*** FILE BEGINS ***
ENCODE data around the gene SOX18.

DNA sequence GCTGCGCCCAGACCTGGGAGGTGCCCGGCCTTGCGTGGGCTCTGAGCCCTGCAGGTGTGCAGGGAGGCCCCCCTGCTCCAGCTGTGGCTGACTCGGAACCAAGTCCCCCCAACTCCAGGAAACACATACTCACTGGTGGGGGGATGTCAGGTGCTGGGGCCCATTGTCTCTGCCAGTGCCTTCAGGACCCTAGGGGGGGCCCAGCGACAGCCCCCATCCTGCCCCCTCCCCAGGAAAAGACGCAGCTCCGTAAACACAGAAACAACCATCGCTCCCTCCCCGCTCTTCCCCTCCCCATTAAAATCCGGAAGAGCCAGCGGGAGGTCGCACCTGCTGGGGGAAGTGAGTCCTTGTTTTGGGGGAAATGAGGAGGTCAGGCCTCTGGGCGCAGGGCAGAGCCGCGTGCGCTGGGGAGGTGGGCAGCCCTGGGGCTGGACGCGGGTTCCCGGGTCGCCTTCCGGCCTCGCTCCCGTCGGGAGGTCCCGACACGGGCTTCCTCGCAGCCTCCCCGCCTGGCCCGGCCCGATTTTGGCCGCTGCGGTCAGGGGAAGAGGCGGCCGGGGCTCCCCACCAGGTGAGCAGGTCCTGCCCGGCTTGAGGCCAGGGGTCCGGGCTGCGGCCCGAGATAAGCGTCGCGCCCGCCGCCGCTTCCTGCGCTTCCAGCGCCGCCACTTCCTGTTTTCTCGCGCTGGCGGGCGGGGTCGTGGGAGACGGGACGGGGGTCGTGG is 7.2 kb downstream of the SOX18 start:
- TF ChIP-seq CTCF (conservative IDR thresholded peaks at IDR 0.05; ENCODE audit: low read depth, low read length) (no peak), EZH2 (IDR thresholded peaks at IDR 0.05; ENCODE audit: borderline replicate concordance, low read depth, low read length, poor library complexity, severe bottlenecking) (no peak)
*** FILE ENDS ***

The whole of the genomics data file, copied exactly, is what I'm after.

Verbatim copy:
ENCODE data around the gene SOX18.

DNA sequence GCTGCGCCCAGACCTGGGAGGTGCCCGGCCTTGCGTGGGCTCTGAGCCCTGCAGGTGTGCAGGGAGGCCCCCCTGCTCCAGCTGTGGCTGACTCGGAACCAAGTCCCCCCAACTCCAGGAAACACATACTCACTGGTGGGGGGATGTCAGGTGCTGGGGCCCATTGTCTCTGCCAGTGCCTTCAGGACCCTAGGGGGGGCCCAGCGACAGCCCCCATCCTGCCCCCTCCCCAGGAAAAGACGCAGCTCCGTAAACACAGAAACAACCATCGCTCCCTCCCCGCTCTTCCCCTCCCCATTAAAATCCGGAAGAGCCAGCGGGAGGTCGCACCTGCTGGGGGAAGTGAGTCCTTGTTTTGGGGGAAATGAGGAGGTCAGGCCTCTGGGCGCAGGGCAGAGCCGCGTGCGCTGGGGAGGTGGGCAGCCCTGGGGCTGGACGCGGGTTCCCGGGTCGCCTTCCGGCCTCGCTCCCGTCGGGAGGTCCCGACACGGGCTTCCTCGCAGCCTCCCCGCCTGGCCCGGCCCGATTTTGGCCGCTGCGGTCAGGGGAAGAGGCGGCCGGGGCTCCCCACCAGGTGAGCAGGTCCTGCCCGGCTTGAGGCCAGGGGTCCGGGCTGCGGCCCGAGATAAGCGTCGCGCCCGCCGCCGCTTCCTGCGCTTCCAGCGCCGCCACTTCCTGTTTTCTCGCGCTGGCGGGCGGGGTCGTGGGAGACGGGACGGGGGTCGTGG is 7.2 kb downstream of the SOX18 start:
- TF ChIP-seq CTCF (conservative IDR thresholded peaks at IDR 0.05; ENCODE audit: low read depth, low read length) (no peak), EZH2 (IDR thresholded peaks at IDR 0.05; ENCODE audit: borderline replicate concordance, low read depth, low read length, poor library complexity, severe bottlenecking) (no peak)